25 of 366: The Queen of Versailles


I’ve been on a bit of a documentary kick with this week, the latest being The Queen of Versailles.

It’s an interesting story, but I’m not exactly sure it’s worthy of a documentary. It’s a genre that allows you to have a glimpse into someone else’s life, learn about history, social issues, art, etc., but The Queen of Versailles just didn’t work for me in that regard.

Director Lauren Greenfield explores the life and beginnings of Jackie and David Siegel, who is the developer of Westgate Hotels. The couple, at the height of their success, was building the largest house in the U.S., and then the stock market crashed.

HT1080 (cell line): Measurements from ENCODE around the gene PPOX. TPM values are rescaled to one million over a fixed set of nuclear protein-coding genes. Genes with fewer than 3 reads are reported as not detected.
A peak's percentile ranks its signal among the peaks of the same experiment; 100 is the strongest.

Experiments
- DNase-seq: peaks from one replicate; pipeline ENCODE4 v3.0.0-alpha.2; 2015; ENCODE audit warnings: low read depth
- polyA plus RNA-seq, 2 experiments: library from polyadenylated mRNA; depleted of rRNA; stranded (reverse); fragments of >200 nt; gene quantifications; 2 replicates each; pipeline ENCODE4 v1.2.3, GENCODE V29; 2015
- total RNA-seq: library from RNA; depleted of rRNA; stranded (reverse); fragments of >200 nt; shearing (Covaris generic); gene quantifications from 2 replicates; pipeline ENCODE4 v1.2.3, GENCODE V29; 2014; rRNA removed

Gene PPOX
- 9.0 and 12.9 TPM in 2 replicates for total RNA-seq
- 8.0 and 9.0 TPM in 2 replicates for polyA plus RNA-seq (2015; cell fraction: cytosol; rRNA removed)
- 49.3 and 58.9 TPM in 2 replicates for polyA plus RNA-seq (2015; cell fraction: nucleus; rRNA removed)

The 90,000 square-foot house was set to have a ballroom, 10 kitchens, a bowling alley, roller skating rink, you name it; but the family had to put it, and a lot of their assets on the market to stay afloat and keep up with loans on other properties in the works.

David Siegel built his empire from the ground up and he, along with Jackie, came from humble beginnings growing up. To me, that’s the more interesting part of the story rather than the focus on their riches and struggles in the economic recession.

They lost a lot, but so did a lot of people, so I just find it to be kind of an aimless story that doesn’t live up to its potential. Again, Greenfield chose an interesting subject with some layers the general public may not have known about, but she didn’t pick a direction that kept me in tune with the characters or ultimately feeling a sense that their story expanded my vision of the world in any way.



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